No matter how old you are, going to the dentist can be downright scary. And for most of us, avoiding the dentist is a good enough reason to practice good oral hygiene. That and making sure your breath doesn’t knock out your loved ones, of course.
But let’s be honest. Flossing can be pretty annoying, if not time-consuming. And that may be why only 30% of Americans floss daily. One analysis found that nearly a third of Americans flat-out don’t floss. Period. That statistic is similar to the percentage of the population that doesn’t brush enough.
Gross. If you fall into either (or both) of the categories, there may now be an even bigger reason to start taking care of your mouth: cancer.
What Does the Science Say?
According to a presentation given at the American Association for Cancer Research annual meeting earlier this year, researchers at the Ohio State University studied the dental health behaviors of patients who were diagnosed with oral cancer compared to those of non-cancer patients.
Every participant in the study responded to a survey that asked questions about their flossing habits, the regularity of their dentist visits, their sexual activity, and their smoking or drinking habits.
After adjusting for various factors such as age, gender, socioeconomic status, and race, the researchers found that poor oral hygiene was associated with a significantly increased risk of non-human papilloma virus (HPV) oral cancer.
Specifically, patients visited their dentist less than once a year had twice the risk of developing non-HPV oral cancer compared to non-cancer patients. The data for flossing were similar — people who flossed more than once a day were half as likely to develop oral cancer as those who flossed less than once a day.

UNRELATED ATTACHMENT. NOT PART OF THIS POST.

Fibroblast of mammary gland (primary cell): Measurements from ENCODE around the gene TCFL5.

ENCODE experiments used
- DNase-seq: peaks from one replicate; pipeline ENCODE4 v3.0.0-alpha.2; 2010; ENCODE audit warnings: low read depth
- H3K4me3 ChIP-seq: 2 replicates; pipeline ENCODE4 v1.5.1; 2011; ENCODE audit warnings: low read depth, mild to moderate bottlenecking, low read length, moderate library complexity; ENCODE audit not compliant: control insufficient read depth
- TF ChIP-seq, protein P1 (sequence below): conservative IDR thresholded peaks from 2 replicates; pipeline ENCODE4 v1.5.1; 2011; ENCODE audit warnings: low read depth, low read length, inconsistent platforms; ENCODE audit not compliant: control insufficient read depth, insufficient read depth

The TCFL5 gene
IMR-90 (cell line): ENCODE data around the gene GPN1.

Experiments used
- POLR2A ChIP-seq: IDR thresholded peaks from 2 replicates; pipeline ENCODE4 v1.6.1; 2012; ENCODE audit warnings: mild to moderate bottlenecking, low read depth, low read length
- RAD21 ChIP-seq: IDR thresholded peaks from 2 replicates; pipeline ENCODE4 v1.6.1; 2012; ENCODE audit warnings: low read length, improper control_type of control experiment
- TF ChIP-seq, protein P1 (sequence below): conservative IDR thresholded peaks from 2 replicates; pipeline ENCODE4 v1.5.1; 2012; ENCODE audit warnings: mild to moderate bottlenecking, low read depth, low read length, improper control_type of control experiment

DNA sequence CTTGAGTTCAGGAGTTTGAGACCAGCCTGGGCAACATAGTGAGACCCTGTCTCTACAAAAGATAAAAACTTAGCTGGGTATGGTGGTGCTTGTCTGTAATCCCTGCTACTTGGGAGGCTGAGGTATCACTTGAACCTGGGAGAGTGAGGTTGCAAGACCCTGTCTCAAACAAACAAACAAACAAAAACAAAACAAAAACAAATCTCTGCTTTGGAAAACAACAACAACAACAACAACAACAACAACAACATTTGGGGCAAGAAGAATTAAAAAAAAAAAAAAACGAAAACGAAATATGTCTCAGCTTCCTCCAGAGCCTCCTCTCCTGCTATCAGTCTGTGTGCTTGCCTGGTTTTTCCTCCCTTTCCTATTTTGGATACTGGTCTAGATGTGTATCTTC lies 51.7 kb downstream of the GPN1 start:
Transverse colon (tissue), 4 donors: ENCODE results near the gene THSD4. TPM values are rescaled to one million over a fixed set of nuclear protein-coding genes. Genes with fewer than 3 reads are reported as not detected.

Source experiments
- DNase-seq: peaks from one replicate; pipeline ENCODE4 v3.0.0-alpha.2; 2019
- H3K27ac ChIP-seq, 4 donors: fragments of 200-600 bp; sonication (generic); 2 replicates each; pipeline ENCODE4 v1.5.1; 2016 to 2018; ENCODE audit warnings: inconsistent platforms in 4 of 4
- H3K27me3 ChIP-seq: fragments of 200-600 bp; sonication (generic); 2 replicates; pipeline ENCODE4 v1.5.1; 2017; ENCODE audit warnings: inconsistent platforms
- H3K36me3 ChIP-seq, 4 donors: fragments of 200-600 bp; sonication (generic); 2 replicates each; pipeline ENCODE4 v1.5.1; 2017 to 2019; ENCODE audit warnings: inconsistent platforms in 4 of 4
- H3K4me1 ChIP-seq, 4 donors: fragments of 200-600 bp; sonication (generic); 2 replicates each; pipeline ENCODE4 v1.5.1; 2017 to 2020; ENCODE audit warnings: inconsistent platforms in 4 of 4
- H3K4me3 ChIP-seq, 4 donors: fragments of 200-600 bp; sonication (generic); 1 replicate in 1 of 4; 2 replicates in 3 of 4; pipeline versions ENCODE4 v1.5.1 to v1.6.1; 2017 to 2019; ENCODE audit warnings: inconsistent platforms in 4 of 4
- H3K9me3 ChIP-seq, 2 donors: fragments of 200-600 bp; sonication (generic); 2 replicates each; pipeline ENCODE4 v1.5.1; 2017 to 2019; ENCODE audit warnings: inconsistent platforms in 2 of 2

What Do Bacteria Have to do With It?
Although the cause for the link between poor oral hygiene and oral cancer is unclear, scientists believe that the oral microbiome likely has something to do with it. In previous studies, the same team found that poor oral hygiene practices cause a shift in the oral microbiome into one that promotes chronic inflammation.
And if there’s one type of disease that’s well known for its association chronic inflammation, it’s cancer.
Brush and Floss Your Teeth — But Don’t Forget Your Tongue
The research findings show correlation, but not causation. This means that more research will be required before we can definitively say an imbalanced oral microbiome causes cancer.
Still, cancer prevention is just one of the many reasons to take care of your mouth, and that means going beyond your normal brushing and flossing. That’s right — you need to clean your tongue. That’s because a major source of bad breath is actually the back of your tongue, where a bacterial coating harbors nasty organisms and debris that contribute to bad breath.
And if you want to clean your tongue properly, you need a tongue scraper. Using one will remove that slimy film of bad bacteria at the back of your tongue, which will give the good bacteria a chance to grow.
The good news is that it takes less than 10 seconds. Interested? Try our tongue scraper for just $1. It'll keep you healthy, so you can focus on more important things.
Written by: Hyo Sook Song